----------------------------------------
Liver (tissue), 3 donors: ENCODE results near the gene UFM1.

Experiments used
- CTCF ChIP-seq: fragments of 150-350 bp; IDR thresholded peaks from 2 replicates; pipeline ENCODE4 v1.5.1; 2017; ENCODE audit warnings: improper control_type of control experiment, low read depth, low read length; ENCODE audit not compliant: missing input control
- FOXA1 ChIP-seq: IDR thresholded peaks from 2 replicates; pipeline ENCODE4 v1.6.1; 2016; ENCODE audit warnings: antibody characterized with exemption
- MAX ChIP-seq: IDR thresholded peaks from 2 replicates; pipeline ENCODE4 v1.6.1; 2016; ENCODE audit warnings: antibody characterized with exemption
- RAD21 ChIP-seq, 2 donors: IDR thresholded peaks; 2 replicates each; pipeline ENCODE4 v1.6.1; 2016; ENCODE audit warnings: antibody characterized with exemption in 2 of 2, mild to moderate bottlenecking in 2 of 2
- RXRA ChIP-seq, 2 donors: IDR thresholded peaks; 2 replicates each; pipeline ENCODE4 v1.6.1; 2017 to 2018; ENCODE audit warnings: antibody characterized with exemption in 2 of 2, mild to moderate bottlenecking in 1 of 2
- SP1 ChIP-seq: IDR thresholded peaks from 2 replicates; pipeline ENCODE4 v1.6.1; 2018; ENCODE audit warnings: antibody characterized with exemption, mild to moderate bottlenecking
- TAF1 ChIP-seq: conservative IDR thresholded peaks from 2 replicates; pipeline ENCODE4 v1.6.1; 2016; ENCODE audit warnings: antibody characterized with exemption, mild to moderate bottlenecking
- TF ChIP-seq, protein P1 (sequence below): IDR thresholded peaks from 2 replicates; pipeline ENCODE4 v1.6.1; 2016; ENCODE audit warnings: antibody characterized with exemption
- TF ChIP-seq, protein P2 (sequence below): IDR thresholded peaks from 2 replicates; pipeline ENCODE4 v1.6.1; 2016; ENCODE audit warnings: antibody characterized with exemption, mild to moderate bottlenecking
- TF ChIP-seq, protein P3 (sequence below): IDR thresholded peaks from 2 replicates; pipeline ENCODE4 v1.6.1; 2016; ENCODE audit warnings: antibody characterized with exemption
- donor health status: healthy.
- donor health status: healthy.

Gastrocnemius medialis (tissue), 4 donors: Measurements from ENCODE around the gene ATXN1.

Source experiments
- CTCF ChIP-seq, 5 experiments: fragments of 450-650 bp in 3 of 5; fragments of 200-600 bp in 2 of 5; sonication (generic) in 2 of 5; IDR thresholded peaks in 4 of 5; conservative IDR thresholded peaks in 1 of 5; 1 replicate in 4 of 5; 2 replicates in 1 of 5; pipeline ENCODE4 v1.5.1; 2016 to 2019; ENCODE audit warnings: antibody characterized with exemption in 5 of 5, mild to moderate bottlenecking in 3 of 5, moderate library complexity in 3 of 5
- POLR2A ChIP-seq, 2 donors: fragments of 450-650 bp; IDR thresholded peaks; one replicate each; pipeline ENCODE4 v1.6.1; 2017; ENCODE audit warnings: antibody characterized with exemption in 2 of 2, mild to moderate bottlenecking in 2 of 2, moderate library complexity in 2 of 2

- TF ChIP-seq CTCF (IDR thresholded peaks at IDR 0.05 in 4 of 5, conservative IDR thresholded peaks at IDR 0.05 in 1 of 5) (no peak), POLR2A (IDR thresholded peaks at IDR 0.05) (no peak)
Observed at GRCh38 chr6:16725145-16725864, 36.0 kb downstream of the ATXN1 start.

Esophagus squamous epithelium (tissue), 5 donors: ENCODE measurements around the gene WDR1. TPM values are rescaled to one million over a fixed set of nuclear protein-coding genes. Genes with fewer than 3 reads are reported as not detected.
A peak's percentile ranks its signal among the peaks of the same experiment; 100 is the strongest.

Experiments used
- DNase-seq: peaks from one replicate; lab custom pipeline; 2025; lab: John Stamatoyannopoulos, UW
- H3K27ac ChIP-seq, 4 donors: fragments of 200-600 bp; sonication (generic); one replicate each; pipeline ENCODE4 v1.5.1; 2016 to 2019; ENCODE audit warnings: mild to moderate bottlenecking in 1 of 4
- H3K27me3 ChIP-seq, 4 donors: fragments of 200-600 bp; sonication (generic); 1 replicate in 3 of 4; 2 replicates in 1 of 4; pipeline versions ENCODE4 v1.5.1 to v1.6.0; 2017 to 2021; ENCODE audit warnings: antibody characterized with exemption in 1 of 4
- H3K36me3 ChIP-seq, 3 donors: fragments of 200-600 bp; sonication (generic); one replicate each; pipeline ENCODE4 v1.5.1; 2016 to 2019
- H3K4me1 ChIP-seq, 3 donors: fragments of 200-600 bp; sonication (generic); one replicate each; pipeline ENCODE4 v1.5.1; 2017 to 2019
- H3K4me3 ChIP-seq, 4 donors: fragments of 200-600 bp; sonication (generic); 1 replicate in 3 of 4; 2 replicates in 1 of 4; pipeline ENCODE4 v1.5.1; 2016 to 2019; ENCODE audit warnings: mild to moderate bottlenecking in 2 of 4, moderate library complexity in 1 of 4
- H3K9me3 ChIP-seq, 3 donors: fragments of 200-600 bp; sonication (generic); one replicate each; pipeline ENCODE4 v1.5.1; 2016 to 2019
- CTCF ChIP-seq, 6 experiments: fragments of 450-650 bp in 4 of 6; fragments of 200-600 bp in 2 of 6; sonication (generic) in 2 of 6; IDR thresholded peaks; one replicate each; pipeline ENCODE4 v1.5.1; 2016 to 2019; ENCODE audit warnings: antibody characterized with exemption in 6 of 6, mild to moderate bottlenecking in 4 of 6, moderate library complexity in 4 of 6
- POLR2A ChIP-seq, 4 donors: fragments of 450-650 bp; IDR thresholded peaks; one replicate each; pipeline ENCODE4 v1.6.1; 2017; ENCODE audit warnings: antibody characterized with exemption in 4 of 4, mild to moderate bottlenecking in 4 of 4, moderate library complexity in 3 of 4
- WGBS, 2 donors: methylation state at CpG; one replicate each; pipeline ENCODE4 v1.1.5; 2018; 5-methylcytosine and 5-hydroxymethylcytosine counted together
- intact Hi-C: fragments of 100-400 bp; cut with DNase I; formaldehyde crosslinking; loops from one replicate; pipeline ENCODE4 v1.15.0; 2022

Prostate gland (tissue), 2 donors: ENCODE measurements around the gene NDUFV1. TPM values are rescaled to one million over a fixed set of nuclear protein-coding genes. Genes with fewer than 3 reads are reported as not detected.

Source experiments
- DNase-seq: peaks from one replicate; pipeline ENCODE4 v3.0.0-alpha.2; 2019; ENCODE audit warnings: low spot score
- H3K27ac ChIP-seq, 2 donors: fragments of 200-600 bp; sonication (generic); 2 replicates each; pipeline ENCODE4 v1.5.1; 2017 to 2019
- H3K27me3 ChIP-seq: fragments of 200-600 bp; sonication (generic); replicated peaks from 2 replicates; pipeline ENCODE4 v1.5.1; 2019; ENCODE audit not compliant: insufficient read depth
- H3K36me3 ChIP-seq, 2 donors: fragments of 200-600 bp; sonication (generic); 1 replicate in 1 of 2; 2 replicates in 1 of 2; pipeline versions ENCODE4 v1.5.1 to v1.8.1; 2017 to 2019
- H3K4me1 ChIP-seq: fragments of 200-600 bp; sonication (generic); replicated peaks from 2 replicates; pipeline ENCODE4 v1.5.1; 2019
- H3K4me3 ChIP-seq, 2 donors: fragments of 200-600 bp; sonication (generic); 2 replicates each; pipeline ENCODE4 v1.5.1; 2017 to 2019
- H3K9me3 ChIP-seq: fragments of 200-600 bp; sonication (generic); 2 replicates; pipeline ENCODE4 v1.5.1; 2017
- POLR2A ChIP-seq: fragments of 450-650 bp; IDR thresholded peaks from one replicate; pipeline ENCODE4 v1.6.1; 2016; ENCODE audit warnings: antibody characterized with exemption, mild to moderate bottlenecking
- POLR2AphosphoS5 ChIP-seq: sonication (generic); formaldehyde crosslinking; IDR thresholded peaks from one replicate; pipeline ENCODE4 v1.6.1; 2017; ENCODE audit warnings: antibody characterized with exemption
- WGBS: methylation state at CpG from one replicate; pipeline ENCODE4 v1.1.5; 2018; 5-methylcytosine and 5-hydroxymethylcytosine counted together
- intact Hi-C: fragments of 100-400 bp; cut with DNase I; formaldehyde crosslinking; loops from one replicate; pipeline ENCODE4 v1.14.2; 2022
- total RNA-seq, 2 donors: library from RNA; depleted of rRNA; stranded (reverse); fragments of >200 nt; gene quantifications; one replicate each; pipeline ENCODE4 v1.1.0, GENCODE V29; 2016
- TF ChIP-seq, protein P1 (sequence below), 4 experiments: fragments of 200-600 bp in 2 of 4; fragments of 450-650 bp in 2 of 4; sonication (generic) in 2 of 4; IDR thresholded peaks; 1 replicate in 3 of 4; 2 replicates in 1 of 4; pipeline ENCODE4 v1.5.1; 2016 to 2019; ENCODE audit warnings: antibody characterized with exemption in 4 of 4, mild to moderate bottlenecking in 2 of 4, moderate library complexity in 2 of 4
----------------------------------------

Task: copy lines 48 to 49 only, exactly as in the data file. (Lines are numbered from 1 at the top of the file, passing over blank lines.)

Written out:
- total RNA-seq, 2 donors: library from RNA; depleted of rRNA; stranded (reverse); fragments of >200 nt; gene quantifications; one replicate each; pipeline ENCODE4 v1.1.0, GENCODE V29; 2016
- TF ChIP-seq, protein P1 (sequence below), 4 experiments: fragments of 200-600 bp in 2 of 4; fragments of 450-650 bp in 2 of 4; sonication (generic) in 2 of 4; IDR thresholded peaks; 1 replicate in 3 of 4; 2 replicates in 1 of 4; pipeline ENCODE4 v1.5.1; 2016 to 2019; ENCODE audit warnings: antibody characterized with exemption in 4 of 4, mild to moderate bottlenecking in 2 of 4, moderate library complexity in 2 of 4